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For 300,000 years, protons and atomic nuclei continued to roam about in a almost totally opaque sea of photons, electrons and neutrinos--opaque because the photons couldn't travel far without bumping into another particle. Any electron that combined with a proton or atomic nucleus was immediately knocked off by a traveling photon. Matter and radiation were intimately linked.
But after about 300,000 years, the opaque soup of nuclear matter and radiation began to clear. By this time, the temperature of the universe dropped to 3,000 K. Photons no longer had enough energy to knock electrons free from atomic nuclei and protons. Now the photons were free to travel through the universe, at last decoupled from matter. This era, called recombination, actually lasted about a million years.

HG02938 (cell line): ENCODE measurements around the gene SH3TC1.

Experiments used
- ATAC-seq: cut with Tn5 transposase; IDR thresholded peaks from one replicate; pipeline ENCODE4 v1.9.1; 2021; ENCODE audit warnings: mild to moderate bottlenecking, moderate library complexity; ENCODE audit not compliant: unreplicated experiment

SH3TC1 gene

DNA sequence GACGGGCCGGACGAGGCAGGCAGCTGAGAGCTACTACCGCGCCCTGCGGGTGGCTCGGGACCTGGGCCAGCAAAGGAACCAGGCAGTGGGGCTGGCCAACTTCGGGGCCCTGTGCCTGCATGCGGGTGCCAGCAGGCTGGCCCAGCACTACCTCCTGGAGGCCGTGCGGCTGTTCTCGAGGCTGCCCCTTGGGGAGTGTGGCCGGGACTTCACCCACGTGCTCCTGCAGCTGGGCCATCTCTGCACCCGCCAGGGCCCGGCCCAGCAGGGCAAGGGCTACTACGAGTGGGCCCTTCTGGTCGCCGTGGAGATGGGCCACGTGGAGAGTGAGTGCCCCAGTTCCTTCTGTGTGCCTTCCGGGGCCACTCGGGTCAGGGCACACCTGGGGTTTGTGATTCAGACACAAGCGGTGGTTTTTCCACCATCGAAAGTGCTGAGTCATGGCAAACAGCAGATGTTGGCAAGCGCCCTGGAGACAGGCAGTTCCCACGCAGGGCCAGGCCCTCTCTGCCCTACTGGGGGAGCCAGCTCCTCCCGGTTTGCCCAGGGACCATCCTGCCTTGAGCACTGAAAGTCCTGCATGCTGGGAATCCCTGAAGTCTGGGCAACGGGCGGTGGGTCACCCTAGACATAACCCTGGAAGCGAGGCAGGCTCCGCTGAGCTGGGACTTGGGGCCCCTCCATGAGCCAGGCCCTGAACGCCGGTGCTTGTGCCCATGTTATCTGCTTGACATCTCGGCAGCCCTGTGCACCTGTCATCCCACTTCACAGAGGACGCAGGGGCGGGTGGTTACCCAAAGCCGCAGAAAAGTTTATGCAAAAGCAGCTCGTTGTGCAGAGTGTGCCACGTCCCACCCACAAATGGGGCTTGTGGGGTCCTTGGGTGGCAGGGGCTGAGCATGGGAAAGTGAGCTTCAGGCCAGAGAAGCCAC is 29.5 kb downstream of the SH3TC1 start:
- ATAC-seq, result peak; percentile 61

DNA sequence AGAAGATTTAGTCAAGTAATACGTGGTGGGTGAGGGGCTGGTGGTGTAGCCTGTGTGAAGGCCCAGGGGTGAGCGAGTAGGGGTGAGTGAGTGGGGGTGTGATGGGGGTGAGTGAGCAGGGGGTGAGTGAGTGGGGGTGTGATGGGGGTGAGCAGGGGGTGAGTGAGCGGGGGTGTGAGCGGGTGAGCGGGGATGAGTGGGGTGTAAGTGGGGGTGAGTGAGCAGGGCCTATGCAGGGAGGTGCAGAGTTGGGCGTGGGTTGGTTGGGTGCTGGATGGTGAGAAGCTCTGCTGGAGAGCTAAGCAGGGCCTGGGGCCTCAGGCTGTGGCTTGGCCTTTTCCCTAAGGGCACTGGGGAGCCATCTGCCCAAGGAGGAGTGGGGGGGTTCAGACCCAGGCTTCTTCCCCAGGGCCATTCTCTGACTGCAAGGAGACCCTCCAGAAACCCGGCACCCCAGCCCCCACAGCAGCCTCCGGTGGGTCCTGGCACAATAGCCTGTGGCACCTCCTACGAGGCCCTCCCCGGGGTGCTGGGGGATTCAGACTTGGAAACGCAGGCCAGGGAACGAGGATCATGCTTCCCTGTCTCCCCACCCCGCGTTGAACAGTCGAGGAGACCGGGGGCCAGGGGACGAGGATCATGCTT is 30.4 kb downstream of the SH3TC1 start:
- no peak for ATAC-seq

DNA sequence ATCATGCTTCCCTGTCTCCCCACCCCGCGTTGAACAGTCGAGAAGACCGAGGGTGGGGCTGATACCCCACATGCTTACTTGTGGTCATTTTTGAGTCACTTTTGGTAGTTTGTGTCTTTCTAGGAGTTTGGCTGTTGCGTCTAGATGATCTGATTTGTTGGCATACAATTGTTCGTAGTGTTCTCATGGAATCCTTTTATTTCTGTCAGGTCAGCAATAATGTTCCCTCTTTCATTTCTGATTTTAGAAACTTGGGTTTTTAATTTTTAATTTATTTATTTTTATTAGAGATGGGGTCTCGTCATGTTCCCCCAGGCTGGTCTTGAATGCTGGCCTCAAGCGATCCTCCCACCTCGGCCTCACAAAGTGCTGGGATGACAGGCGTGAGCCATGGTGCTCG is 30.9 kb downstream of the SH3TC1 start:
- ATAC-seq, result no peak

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The vast sea of photons created during the earliest epochs prior to recombination persist to this day, in the form of cosmic microwave background that pervades the universe. No longer so energetic after being stretched by the expansion of the universe for roughly 20 billion years, this radiation has cooled to a chilly 2.73 K (minus 270.43 degrees Celsius!). It's nonetheless considered by cosmologists to be one of the clearest signatures of the Big Bang. The uniformity of this radiation--to within a few parts in 100,000--indicates that the universe was extremely smooth around the time of recombination.
Tiny variations have recently been found in this background radiation, indicating minute fluctuations in density of matter and energy at recombination. These fluctuations were eventually amplified by gravity to form the objects which make up our hierarchical universe: stars, galaxies, galaxy clusters and superclusters.
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